On Monday evening, customers at a Starbucks cafe in Tokyo’s Nakano ward sipped their lattes in the glow of a single row of lamps and a handful of small, battery-powered tea lights. Such scenes have become common in Tokyo as people across the Kanto region strive to conserve energy after Friday’s devastating Tohoku-Kanto Earthquake shut down nuclear power plants in Fukushima.
The electricity demand in Tokyo, explained Tokyo Vice-Mayor Naoki Inose, exceeds the supply by one-third, and a reduction of 25 percent is necessary to avert sudden, massive blackouts. As a result, Tokyo Electric Power Co. (TEPCO) began implementing temporary rolling power outages in areas of Tokyo and its neighboring prefectures on March 14th.
Speaking at a press conference on Monday, Chief Cabinet Secretary Yukio Edano exhorted the nation to “save electricity in the maximum possible way.”
Tokyo businesses immediately began curbing large-scale energy consumption. On Sunday night, department stores closed early, while shops and restaurants dimmed lights and turned off their electric signboards. In the usually neon-lit districts of Shinjuku and Shibuya, Tokyoites encountered a sight both familiar and surreal: Undeterred by the earthquake, crowds of revelers filled the streets as large swathes of darkness loomed overhead.
Individuals, too, have been doing their part to save energy. While in his office in the evening, Tokyo resident Yoshiteru Hamamatsu wears a jacket to avoid using the heater. Both at work and at home, Hamamatsu has been taking small measures to conserve energy.
“I’ve stopped using appliances such as electric carpets and I’m trying to use gas instead of electricity,” he says. “Of course, I turn off as many lights as I can in my apartment and at the office.”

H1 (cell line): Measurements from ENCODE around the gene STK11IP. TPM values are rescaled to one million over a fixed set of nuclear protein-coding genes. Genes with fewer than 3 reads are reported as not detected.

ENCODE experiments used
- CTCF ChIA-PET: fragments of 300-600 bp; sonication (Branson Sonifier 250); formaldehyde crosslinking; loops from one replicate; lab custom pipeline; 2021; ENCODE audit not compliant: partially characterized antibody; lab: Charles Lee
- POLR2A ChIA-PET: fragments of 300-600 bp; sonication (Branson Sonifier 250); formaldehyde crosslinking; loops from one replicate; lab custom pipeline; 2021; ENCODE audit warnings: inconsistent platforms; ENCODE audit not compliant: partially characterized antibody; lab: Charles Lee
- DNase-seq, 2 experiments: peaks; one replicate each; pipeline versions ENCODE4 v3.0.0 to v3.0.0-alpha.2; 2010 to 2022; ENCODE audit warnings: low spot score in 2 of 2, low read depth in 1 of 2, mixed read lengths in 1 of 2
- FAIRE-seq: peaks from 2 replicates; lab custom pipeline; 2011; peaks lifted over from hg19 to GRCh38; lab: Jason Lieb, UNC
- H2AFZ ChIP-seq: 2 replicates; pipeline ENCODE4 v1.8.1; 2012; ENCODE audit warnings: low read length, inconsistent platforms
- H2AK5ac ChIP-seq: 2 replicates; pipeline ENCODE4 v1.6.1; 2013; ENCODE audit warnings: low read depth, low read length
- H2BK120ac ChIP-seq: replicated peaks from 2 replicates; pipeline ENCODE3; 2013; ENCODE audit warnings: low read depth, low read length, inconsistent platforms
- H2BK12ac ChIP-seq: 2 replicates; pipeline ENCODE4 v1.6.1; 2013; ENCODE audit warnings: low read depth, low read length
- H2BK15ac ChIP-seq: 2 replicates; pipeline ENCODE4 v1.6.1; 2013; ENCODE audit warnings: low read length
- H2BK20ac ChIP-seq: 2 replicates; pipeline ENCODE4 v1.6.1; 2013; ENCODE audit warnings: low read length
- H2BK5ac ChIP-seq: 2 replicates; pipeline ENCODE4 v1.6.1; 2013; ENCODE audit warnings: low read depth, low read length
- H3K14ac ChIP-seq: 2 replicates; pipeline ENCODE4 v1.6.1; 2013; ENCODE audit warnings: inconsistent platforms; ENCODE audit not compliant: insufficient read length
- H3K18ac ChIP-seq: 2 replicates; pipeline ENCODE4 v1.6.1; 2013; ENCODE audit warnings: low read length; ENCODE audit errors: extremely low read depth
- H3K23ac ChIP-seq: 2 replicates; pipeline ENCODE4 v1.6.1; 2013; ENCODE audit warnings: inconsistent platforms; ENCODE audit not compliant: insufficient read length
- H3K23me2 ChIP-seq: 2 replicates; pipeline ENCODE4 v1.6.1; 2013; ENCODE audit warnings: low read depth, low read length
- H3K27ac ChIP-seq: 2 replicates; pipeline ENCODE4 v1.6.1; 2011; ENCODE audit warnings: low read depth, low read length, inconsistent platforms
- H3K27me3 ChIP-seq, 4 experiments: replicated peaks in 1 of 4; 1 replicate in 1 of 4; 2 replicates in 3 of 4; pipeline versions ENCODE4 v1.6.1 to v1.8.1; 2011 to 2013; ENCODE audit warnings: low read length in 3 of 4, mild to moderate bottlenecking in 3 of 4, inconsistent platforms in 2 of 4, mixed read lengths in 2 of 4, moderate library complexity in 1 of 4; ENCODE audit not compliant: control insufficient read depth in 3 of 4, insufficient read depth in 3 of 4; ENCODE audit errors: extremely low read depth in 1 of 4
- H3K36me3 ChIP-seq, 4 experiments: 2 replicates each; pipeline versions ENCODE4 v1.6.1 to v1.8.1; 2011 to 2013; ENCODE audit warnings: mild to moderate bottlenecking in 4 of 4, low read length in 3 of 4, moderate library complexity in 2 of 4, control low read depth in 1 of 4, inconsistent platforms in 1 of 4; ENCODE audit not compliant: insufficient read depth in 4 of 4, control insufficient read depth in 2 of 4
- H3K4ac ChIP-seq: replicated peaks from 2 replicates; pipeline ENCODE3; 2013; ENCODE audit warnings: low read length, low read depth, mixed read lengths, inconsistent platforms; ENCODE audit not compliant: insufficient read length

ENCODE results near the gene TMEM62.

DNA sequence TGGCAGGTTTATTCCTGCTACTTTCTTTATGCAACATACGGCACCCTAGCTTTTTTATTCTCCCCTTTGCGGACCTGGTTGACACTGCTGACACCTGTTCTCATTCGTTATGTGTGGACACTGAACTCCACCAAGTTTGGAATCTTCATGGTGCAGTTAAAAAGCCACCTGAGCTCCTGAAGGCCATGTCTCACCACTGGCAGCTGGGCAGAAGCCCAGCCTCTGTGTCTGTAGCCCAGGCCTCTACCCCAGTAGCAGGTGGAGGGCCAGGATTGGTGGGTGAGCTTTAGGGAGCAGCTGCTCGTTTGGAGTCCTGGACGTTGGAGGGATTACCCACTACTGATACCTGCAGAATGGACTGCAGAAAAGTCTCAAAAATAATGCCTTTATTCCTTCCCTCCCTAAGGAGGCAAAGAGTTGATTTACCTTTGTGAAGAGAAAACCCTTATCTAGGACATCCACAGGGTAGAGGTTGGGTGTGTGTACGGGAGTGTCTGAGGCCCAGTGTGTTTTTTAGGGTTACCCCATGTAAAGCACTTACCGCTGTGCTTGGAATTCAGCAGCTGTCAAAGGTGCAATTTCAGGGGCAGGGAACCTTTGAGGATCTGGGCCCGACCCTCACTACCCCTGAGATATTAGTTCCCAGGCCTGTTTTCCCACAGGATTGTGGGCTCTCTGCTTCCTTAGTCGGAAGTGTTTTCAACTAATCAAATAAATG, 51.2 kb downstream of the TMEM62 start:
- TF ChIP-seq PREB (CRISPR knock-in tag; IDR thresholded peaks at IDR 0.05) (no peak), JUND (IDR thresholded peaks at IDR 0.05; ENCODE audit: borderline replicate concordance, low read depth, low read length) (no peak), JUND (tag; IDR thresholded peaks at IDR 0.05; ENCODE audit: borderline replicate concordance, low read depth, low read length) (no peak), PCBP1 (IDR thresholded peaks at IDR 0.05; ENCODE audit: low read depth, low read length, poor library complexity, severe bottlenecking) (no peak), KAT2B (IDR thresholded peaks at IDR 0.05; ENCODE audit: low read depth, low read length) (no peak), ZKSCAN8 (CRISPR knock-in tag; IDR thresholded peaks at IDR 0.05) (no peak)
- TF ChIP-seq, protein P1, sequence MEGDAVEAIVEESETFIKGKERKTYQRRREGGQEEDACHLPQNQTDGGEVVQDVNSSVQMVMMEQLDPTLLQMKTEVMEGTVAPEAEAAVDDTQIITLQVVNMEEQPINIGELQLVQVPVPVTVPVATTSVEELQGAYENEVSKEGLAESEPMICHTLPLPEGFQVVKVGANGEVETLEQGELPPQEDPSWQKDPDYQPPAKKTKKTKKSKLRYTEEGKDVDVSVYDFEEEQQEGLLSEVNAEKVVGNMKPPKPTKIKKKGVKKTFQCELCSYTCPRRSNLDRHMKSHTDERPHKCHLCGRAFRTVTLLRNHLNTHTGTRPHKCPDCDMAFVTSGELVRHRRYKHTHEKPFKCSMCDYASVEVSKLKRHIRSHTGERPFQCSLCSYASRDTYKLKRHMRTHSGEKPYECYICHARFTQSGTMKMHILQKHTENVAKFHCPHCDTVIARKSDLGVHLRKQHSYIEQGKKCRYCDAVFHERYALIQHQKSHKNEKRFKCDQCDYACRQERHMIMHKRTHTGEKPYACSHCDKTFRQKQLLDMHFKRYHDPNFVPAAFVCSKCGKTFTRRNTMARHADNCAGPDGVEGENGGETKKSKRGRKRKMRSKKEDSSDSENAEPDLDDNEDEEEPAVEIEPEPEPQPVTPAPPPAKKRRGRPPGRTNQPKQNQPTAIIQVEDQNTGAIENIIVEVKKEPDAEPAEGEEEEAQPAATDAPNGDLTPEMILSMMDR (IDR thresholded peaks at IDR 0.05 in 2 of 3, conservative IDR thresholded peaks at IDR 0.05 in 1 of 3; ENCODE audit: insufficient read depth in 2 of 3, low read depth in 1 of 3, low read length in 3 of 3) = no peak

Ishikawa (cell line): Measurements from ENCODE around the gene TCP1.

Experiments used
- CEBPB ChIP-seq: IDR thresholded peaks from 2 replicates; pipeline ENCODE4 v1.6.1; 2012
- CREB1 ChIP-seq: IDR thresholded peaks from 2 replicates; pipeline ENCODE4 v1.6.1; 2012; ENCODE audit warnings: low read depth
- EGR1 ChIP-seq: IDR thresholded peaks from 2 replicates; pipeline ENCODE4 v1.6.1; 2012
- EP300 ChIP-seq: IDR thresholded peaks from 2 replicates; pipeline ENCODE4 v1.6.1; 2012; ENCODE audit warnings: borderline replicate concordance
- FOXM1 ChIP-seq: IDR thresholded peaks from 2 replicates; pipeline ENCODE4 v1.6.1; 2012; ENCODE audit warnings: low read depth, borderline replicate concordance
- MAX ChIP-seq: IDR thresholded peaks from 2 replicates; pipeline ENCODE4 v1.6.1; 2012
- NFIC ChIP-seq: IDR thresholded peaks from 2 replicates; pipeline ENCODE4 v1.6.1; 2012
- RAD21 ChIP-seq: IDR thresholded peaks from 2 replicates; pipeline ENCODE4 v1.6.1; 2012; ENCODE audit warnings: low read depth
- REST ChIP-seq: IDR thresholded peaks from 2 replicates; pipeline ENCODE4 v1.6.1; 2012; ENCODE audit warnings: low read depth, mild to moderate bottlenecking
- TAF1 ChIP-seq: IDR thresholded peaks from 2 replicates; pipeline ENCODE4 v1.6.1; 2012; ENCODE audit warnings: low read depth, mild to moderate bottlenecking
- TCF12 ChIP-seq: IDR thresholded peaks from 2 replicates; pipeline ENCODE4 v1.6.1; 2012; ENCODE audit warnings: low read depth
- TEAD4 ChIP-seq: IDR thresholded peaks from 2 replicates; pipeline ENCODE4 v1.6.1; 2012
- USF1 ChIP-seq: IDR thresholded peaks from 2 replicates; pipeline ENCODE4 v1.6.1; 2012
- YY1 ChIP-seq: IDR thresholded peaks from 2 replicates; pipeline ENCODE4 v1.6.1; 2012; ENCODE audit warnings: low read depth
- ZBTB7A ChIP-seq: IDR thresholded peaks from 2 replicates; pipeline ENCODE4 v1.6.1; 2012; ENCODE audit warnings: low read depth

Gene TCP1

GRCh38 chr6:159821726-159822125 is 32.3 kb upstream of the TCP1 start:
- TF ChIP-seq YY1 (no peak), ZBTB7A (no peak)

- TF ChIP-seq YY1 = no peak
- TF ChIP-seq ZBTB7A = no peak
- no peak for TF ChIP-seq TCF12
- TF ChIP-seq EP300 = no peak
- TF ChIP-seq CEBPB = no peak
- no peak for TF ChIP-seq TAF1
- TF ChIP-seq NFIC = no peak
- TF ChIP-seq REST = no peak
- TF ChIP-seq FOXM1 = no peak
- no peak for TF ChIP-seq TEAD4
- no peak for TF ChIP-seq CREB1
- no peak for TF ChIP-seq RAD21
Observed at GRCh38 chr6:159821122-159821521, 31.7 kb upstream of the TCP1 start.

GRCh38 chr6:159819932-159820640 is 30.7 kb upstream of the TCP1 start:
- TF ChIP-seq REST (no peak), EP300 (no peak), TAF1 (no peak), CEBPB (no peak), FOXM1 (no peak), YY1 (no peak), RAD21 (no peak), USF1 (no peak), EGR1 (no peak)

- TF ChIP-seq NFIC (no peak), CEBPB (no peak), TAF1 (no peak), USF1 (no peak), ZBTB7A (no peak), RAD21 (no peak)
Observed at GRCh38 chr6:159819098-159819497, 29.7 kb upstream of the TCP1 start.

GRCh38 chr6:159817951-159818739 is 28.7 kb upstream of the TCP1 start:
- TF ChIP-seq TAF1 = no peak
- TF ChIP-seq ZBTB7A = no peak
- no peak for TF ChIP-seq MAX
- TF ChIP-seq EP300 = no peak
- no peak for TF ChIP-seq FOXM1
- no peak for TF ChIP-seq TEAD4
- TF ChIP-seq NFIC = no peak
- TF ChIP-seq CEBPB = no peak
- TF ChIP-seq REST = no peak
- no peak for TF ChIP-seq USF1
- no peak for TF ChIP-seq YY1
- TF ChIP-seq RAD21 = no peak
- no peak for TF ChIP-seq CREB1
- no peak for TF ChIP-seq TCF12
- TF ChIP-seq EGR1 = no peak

Guidelines found on TEPCO’s website advise against using unnecessary electricity between 6 p.m. and 7 p.m., the time when energy consumption levels rise sharply as people returning from work turn on their heating and home appliances.
“Saving energy during the crisis is vastly important,” observes Azby Brown, whose 2009 book “Just Enough: Lessons in Living Green from Traditional Japan” was released last week in Japanese. “This is a short-term emergency, and people can change their habits for a couple of weeks.”
So far, the conservation efforts have met with modest success. Although several areas in Kanto lost power for a few hours on Monday and Tuesday, TEPCO officials stated that many regions that had been scheduled for stoppages were able to avoid them thanks to reduced consumption levels. The outages, which are expected to continue through April, will only be carried out as necessary.
While no one relishes the idea of planned blackouts, those in the targeted areas are enduring them with a phlegmatic attitude. In Takanezawa, Tochigi, the blackout scheduled to last from 3:20 p.m. to 7 p.m. arrived unexpectedly in the last few minutes of the time slot and lasted around 30 minutes.
Like many, resident Tim Lindenschmidt had prepared for the outage by stocking up on water and dried goods, keeping a flashlight with extra batteries handy and making sure that his mobile phone was fully charged. In addition to the energy-saving habits he’s already adopted, Lindenschmidt refrained from using his lights and television throughout the scheduled blackout period, despite the apparent lack of disruption to the power supply earlier in the evening.
“Everyone I speak to is willing to shoulder inconvenience if it helps the effort,” he remarks.
Because energy to the western half of Japan is supplied via a separate, 60-hz electrical grid, only those in the Kanto and Tohoku regions are being urged to save energy for the time being. For the most part, it’s business as usual in Kansai, but Brown notes that the situation could change. Shortages of gasoline in some areas have forced gas stations to limit sales to 10 liters per vehicle. If supplies of fossil fuels need to be diverted to the stricken areas in the north, those in the Kansai region may also experience a decrease in services.
“It’s hard to tell if that will actually happen, but I think that people should always conserve anyway,” he says. “It’s a very important time to reassess how we use energy and where it comes from.”
Perhaps the new attitude of conservation could have unexpected positive outcomes in the future.
“People in Japan use too much energy,” reflects Hamamatsu. “This is the time for us to change our lives.”